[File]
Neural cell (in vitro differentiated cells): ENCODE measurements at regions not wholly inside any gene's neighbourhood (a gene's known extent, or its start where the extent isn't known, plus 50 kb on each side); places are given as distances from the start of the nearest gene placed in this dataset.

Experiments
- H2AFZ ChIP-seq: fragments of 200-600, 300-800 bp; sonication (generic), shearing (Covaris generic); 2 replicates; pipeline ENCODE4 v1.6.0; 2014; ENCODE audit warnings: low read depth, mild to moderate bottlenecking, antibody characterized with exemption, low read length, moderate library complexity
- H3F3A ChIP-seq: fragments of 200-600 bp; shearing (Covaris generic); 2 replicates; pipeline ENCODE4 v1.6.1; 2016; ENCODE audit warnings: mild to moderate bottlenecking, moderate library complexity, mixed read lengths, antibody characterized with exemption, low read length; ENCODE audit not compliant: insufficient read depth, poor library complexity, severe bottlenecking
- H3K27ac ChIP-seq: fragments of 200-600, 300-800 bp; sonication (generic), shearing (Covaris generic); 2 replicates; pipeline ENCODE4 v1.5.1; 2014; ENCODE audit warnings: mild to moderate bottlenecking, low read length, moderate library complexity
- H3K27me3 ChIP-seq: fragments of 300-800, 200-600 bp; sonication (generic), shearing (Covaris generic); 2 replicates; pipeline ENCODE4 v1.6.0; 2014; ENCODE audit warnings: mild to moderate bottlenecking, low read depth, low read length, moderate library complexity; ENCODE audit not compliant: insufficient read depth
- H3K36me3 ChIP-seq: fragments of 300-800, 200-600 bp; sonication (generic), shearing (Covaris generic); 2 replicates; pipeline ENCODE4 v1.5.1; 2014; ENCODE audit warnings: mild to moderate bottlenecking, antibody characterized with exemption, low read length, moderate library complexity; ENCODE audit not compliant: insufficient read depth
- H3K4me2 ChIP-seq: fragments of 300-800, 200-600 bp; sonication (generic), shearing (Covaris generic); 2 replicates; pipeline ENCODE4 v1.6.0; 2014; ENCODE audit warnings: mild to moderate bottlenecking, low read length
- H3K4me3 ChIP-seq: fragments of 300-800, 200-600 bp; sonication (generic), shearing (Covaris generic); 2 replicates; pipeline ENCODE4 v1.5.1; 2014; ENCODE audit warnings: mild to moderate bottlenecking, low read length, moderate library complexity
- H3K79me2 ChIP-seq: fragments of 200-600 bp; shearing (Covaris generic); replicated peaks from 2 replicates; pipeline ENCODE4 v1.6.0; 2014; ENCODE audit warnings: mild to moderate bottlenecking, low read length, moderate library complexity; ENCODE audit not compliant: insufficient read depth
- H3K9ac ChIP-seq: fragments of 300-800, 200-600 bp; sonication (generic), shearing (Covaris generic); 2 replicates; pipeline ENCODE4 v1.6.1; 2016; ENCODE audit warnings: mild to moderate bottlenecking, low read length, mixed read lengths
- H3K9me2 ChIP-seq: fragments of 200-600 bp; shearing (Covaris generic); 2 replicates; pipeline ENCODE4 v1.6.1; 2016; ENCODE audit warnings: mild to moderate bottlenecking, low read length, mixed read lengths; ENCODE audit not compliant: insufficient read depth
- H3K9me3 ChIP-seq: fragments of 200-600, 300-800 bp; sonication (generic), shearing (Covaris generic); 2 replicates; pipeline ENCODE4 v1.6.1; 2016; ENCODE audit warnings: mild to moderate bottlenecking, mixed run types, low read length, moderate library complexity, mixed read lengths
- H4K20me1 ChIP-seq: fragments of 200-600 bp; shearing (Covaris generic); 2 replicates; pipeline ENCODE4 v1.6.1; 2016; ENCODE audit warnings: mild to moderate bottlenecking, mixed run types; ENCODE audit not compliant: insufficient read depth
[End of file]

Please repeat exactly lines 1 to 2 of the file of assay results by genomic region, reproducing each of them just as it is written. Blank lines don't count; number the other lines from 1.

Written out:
Neural cell (in vitro differentiated cells): ENCODE measurements at regions not wholly inside any gene's neighbourhood (a gene's known extent, or its start where the extent isn't known, plus 50 kb on each side); places are given as distances from the start of the nearest gene placed in this dataset.

Experiments